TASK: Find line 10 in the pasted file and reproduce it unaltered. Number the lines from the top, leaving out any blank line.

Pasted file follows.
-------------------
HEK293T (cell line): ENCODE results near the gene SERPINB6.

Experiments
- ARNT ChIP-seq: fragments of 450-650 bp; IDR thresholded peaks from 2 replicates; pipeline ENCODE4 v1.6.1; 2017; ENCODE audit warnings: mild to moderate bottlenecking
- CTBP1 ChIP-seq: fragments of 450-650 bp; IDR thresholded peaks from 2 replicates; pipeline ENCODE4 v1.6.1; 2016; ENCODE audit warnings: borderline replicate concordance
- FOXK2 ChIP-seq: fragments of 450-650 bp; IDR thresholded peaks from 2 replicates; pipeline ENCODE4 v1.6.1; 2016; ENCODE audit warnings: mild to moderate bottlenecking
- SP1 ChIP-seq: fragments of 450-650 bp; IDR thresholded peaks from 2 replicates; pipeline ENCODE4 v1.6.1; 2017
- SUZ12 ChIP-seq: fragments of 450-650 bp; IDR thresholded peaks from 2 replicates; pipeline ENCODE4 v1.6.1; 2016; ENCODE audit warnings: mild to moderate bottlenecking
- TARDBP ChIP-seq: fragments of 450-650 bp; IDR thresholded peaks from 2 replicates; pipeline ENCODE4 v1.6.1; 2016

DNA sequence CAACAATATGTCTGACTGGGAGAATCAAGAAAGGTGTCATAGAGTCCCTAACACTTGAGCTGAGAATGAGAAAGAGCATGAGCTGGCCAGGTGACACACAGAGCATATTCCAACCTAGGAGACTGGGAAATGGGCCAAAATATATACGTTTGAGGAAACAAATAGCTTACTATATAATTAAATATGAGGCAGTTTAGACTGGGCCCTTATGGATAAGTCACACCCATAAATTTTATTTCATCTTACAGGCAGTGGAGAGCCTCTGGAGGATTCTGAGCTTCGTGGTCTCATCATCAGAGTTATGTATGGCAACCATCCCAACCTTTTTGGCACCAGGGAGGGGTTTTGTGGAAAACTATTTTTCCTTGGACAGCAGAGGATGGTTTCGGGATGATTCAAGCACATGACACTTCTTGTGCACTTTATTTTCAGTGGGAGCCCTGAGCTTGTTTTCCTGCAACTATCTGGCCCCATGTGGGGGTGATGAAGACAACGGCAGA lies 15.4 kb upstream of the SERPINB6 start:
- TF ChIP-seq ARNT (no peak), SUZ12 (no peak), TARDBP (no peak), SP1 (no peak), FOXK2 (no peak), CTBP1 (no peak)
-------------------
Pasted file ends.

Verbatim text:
- TF ChIP-seq ARNT (no peak), SUZ12 (no peak), TARDBP (no peak), SP1 (no peak), FOXK2 (no peak), CTBP1 (no peak)